Medical students’ sharing of patients’ images raises concerns over consent
Authors: Matthew Limb
Publication date: 27 Apr 2015
UK medical students have taken rapidly to sharing medical images by smartphone to aid their learning, raising concerns as to whether appropriate patient consent safeguards are in place.
Around 15% of the UK’s 41 000 students have now signed up to use Figure1, a free image sharing app that launched in Europe last year and was dubbed the “Instagram for doctors.” Its creator, Joshua Landy, who is an intensive care doctor working in Toronto, revealed the figure when he spoke at the Royal Society of Medicine’s medical innovations summit on 18 April.
Landy said that UK students were seizing the opportunity to collaborate with colleagues, uploading and discussing contributions that made up an “almanac” of millions of medical images. “Seeing more cases just brings you more opportunity to gain knowledge,” he said.
The Figure1 app is free for anyone to download, although only “verified” healthcare professionals can upload photos or comment on them.
Vikas Shah, a consultant radiologist at University Hospitals of Leicester NHS Trust, told BMJ Careers that he had recently begun uploading x ray images and series of scans on his smartphone and tablet computer for teaching purposes and to learn from others’ postings. “We’ve got a generation of medical students right now who have grown up on social media and apps and digital learning, and I think this fits neatly into how they approach their learning and how they approach education,” he said.
Shah said that such apps allowed teaching to cross geographical and professional boundaries. “You can teach anyone from a medical student to a junior doctor to a doctor in another specialty, a radiographer, nurse or physiotherapist, so the audience you can reach is much greater,” he said.
Jaime Bolzern, a second year undergraduate medical student at the Hull York Medical School, said that she had searched for specific images of electrocardiograms (ECGs), chest x ray pictures, and shingles rashes. “Seeing those images helps me to put classroom based learning into more of a clinical context, and being able to ask questions of the people who upload and view the images and receive almost instant replies is really helpful,” she said.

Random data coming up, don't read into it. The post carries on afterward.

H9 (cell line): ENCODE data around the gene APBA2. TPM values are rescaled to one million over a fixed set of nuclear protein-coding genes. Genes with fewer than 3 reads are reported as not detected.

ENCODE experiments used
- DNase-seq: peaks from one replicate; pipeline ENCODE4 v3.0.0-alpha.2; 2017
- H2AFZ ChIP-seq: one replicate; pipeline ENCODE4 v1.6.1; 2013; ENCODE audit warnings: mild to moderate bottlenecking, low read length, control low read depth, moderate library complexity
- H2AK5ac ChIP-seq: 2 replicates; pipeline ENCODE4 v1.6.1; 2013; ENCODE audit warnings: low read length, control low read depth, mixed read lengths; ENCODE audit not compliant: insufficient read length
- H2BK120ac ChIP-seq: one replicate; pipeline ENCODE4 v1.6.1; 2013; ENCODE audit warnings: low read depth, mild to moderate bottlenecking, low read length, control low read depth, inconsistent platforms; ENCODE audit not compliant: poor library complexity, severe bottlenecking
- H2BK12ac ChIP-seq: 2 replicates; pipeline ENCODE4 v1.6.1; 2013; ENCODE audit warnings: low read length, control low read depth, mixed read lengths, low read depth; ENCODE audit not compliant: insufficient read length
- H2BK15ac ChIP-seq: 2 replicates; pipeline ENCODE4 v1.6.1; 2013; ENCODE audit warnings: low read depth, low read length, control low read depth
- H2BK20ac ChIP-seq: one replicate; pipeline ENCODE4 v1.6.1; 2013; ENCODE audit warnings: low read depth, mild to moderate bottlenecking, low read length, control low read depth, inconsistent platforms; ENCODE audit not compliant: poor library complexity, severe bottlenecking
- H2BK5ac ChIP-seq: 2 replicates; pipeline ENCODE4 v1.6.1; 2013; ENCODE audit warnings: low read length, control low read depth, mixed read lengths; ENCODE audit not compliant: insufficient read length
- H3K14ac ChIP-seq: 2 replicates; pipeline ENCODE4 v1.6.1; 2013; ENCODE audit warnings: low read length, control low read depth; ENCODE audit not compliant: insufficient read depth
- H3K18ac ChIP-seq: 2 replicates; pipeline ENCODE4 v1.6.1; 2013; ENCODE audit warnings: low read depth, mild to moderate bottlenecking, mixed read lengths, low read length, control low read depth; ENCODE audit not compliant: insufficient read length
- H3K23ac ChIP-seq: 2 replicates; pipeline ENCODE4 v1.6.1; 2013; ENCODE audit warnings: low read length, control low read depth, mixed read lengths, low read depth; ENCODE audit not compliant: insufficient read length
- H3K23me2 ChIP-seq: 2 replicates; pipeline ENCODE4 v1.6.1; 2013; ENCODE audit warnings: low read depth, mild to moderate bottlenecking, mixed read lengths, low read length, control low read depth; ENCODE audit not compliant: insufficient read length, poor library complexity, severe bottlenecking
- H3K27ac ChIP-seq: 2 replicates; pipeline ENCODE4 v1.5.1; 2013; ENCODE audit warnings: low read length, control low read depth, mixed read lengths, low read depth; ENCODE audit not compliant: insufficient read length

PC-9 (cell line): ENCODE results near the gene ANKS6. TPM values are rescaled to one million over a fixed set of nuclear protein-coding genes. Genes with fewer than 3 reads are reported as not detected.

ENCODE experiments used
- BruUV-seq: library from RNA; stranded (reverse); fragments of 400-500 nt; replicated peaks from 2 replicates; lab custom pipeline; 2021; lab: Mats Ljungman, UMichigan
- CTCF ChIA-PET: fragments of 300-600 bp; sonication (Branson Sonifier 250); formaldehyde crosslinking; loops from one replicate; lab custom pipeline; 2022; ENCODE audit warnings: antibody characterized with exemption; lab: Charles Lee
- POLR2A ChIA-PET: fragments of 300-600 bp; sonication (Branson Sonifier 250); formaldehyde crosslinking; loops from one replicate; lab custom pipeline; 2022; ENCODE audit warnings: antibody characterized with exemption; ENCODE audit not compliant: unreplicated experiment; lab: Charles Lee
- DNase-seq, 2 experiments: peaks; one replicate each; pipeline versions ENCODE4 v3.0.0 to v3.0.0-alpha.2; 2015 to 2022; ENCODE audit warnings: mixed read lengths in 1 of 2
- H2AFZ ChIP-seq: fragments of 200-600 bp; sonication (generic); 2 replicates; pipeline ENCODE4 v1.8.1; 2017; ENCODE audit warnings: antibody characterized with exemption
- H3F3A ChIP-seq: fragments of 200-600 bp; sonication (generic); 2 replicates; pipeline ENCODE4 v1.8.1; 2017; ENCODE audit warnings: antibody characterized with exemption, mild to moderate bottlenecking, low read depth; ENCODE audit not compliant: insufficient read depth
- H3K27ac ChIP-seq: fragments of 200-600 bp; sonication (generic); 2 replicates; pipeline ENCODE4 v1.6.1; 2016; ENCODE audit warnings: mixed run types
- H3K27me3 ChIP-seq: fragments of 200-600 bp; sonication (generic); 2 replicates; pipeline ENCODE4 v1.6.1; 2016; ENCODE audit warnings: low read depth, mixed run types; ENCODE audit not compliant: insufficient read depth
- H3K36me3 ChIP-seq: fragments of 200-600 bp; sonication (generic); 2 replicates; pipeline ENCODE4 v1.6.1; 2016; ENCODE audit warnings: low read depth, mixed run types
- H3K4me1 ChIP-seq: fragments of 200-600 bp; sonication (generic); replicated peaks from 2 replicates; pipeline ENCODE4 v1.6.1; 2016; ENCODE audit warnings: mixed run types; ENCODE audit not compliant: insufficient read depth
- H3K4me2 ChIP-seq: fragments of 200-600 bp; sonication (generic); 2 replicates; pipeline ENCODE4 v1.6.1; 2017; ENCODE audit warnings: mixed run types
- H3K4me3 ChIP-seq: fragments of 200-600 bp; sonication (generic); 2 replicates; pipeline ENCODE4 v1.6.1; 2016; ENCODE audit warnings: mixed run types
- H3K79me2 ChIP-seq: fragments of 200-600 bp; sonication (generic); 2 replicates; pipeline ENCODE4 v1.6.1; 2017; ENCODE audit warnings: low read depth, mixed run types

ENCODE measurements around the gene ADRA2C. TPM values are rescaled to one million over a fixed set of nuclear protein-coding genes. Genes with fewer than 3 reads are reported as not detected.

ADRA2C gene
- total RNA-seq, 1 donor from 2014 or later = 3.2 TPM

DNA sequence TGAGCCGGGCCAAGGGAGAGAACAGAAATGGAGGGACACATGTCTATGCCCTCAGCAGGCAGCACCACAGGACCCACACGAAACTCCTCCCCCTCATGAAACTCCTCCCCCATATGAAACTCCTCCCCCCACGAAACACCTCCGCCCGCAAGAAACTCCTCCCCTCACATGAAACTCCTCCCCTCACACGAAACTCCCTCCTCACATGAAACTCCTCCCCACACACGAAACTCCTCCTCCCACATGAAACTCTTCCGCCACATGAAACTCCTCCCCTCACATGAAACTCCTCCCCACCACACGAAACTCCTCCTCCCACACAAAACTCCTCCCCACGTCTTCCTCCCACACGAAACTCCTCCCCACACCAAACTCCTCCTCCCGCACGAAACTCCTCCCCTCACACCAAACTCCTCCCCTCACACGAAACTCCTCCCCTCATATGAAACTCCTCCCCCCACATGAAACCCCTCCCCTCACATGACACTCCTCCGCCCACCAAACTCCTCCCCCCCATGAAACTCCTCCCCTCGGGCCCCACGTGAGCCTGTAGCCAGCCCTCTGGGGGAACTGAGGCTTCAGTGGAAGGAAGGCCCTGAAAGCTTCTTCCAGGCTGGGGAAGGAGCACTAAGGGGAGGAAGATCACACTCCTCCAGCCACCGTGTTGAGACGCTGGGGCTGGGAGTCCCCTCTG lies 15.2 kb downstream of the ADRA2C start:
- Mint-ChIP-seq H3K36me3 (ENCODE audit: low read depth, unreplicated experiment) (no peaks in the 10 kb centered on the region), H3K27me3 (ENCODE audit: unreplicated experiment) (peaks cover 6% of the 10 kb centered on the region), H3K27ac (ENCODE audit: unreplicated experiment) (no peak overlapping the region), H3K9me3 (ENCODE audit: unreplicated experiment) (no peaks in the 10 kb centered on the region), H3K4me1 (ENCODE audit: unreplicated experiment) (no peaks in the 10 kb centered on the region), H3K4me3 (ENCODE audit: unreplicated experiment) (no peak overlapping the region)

Bolzern said that whereas images that appeared in traditional textbooks and lectures were often chosen because they were “classical presentations” of a pathology, those she had seen uploaded were more likely to be non-classical “but still true to life.”
“It definitely can be good for medical education, but there are some limitations,” she said. “Often, the pictures are posted because they are extreme or unusual examples of disease and trauma, which [to students] can paint a misleading picture of what clinical practice is like, even if it is interesting, and might not be the most helpful thing for learning.”
Bolzern said, “In terms of ethics, I do sometimes wonder if the images have been shared with informed consent of how they will be used.” She said that she had seen an article on one website that had collected photos from Figure1 and seemed to be aimed at “generating viral content by provoking a reaction of disgust.”
Landy told BMJ Careers, “We moderate the images to make sure the content is educational. We don’t want people posting things that are simply striking and sensationalistic.” He said that safeguards were robust and that his company took privacy and consent concerns seriously.
Bolzern said, “Apps have been part of medical education for longer than I have been. I’ve seen my peers use apps which create layered anatomical models for learning, apps with user generated flashcards for revision, and apps from NICE [the National Institute for Health and Care Excellence]. I’ve never known any different.”